Should women freeze their eggs? A fertility expert urges women to say yes
If you're a women in your twenties, it might be a good idea to freeze your eggs, says leading UK fertility expert Dr Gillian Lockwood.
Dr Lockwood, an expert in babies conceived from frozen eggs, said that young women are still not getting the message about infertility.
She told UK paper The Times that while every girl should consider freezing their eggs, she is concerned about how this would alter a woman's life choices and they may wait too long to find "Mr Absolutely Perfect".
The Victorian Assisted Reproductive Treatment Authority (VARTA) explains that the procedure is not easy: it involves fertility drugs to stimulate the ovaries so that the egg production is boosted and then eggs are then collected while the patient is under sedation or general anaesthetic. The eggs are then stored in liquid nitrogen.
Dr Lockwood warns that women are leaving pregnancy too late and the risk of not freezing eggs early will impact on fecundity (the ability to achieve a pregnancy that progresses to a live birth). The median age of Australian women having a baby in 2010 was 30.7 years, up from 29.8 years in 2000 and 25.5 in the 1970s. The median age of first-time mothers in 2010 was 28.9 years.
But as women age, fecundity declines once they reach their mid 30s, as does the number of eggs they have and the quality of the eggs. Because of this, the earlier women can freeze their eggs, the better, she says.
'A frozen egg from a 38-year-old will be better than a fresh one from a 42-year-old, but pregnancy is still not very likely.’
Dr Lockwood added that a 30-year-old who freezes her eggs would have a 30-40 per cent chance of having a child. After 38, this falls to 25 per cent.
According to VARTA, although egg freezing is not as routinely practiced as embryo freezing in Australia, most fertility clinics offer the procedure. While results vary between clinics, generally 70 to 80 per cent of eggs will survive freezing.
All subsequent outcomes – fertilization, embryo development and pregnancy rates – are the same as if non-frozen eggs had been used.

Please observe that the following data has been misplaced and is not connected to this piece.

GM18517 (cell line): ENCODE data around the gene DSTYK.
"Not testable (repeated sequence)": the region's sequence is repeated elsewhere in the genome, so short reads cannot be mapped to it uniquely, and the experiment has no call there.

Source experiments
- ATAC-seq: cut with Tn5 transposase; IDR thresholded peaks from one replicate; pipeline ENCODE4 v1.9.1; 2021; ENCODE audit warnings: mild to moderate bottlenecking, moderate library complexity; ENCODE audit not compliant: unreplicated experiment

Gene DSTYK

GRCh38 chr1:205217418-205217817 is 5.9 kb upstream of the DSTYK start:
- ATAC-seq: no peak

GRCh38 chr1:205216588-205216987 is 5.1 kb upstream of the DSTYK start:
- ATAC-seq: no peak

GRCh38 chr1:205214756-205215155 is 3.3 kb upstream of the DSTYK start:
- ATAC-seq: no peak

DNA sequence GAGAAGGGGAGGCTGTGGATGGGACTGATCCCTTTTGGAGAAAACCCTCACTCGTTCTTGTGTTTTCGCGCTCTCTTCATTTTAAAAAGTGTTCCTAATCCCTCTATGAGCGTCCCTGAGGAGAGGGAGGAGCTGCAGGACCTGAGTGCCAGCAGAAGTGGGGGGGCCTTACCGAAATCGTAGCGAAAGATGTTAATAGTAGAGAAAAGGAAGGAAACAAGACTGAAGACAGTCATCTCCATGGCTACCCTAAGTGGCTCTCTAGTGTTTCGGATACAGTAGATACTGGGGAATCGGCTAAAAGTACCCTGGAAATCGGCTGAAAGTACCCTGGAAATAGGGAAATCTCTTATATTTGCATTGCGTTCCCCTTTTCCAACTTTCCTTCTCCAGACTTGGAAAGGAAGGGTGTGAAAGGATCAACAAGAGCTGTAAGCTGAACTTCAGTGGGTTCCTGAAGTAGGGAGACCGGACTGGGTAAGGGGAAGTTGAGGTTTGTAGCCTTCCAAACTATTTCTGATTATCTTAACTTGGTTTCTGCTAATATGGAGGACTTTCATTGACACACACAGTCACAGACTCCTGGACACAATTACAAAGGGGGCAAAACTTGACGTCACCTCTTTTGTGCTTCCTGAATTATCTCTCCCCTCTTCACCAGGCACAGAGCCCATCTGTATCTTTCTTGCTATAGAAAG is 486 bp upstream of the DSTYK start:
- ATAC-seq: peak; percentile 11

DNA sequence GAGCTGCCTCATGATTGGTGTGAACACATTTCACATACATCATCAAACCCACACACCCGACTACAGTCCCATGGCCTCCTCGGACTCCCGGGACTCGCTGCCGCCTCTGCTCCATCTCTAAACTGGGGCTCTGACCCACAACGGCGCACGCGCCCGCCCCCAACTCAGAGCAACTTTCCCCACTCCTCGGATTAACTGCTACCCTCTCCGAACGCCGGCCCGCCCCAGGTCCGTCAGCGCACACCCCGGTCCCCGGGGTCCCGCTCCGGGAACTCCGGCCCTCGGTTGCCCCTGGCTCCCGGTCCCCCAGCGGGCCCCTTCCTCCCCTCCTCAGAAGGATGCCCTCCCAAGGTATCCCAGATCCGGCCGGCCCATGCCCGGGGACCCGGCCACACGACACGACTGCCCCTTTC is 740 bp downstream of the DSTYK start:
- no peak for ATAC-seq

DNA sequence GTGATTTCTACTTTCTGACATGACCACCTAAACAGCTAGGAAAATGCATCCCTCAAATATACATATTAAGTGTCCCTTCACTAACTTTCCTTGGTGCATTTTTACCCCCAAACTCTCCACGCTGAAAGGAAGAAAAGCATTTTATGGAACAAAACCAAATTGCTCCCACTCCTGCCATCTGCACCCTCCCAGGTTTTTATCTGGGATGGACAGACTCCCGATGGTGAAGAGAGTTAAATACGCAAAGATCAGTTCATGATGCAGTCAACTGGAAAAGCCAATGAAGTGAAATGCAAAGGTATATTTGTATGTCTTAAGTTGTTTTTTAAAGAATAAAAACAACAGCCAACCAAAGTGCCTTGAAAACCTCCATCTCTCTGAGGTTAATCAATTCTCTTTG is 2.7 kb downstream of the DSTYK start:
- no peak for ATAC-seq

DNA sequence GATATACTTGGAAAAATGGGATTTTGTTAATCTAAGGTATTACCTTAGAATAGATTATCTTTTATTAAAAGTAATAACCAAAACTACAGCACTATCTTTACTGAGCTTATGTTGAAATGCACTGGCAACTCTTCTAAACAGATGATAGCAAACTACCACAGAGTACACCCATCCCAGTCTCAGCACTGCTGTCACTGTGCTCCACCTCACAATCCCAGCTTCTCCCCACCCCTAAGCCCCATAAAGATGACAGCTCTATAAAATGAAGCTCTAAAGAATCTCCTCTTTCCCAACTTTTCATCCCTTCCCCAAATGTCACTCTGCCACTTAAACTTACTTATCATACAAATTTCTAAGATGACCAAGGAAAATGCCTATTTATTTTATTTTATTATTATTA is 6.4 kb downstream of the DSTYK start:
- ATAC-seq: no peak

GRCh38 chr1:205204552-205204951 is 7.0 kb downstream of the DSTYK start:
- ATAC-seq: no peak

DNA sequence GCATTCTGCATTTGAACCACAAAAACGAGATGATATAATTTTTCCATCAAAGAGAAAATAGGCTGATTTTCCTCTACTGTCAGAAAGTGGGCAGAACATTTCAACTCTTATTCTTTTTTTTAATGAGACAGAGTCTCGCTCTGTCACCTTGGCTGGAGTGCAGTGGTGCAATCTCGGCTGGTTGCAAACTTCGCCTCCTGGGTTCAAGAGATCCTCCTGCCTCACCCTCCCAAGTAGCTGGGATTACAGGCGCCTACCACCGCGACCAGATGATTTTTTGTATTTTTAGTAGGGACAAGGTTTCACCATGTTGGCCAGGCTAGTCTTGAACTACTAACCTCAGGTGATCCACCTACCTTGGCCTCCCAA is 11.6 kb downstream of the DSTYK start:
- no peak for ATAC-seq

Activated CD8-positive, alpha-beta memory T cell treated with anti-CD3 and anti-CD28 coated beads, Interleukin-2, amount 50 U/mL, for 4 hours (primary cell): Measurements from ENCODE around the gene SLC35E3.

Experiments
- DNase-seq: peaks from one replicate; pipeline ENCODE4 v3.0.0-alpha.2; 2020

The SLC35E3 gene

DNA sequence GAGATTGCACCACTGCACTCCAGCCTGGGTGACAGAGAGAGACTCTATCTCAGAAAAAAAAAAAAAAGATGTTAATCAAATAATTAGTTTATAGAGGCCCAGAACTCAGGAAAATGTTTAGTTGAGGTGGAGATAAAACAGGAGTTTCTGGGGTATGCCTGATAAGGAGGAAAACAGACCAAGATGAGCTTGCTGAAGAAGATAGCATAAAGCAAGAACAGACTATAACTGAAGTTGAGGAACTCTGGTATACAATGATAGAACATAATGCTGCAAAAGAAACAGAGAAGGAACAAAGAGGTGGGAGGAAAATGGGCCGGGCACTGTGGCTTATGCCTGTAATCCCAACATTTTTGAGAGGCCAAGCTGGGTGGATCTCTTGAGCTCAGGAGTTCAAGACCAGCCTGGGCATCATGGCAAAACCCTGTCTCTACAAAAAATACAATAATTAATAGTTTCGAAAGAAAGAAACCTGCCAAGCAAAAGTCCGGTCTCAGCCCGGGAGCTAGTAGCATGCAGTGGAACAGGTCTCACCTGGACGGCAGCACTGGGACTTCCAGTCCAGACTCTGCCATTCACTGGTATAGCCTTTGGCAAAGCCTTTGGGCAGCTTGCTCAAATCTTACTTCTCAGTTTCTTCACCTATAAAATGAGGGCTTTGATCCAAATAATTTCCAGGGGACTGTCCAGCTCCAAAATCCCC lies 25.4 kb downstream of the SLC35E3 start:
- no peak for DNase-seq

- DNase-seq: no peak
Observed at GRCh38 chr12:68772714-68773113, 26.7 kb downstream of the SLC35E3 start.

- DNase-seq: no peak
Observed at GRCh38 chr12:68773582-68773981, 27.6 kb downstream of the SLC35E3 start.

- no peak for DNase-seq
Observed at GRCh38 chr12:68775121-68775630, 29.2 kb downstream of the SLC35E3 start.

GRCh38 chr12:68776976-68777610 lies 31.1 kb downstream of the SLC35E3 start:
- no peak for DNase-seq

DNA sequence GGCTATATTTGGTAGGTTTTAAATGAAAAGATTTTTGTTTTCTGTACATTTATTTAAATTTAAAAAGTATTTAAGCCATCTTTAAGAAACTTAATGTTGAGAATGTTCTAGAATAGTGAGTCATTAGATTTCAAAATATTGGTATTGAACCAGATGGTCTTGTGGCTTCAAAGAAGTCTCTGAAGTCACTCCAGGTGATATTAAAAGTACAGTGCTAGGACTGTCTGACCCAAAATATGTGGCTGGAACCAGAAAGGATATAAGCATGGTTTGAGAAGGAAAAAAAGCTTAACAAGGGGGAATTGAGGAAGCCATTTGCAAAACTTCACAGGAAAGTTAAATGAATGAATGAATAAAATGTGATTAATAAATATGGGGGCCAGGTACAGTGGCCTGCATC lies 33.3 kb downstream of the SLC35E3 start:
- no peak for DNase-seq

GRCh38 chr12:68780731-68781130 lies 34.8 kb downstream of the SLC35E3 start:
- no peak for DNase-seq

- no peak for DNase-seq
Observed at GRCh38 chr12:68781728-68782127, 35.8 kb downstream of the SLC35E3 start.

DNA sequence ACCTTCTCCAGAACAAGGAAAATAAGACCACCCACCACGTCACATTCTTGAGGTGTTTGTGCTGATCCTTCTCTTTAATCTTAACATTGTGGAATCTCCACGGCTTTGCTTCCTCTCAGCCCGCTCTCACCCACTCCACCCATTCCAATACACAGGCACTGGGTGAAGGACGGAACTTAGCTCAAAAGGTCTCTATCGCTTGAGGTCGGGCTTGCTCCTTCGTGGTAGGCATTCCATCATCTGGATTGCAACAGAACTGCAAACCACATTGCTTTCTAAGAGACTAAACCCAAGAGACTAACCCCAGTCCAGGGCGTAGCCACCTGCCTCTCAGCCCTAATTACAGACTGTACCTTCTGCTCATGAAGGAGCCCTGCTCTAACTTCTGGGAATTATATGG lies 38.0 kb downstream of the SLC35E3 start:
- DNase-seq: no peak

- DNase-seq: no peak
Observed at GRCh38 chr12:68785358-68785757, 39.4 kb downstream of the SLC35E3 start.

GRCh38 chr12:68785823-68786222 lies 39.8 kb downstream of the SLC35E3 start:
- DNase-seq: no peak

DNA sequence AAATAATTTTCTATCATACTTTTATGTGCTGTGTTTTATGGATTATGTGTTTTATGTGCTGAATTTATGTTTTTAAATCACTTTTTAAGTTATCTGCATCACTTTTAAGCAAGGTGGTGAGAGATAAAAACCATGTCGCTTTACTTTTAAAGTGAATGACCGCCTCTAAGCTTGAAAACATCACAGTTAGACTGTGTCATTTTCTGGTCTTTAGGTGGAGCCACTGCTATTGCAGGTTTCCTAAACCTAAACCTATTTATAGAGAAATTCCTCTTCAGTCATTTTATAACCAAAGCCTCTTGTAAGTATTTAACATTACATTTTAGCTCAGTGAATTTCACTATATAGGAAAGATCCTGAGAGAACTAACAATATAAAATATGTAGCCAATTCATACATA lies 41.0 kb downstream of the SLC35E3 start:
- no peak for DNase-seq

Everything you never knew about your eggsIt’s the largest cell in the body, yet the average egg is 10 times smaller than the full-stop at the end of this sentence.
- Every egg in your body is fully formed before you’re even born. The growth took place during your 10- to 20-week gestation period.
- Your body begins to prepare an egg for fertilisation 3 to 4 months before ovulation.
- Healthy eggs are smooth and spherical. If one or more of your eggs is oblong or develops vacuoles (mini moonlike craters), it could signal problems.
- Your eggs follow a strict path of order: the first egg created by your body when you were a foetus was the first egg that dropped during your first period. And so on...
- The average woman ovulates about 450 eggs in her lifetime; the leftovers just disintegrate.
- Yes, a woman’s egg has a yolk. It’s packed with proteins that nourish the embryo during the first three days.
- Eggs are monogamous – they’ll let in only one sperm. And then the zona – the egg’s coating – permanently mutates to make sure no other swimmers get in.
- A week after fertilisation, the embryo has already grown to the size of a pinhead. After five weeks, it’s the size of a grain of rice.
- The oldest frozen egg to yield a healthy baby had been on ice for 25 years. Brrrr.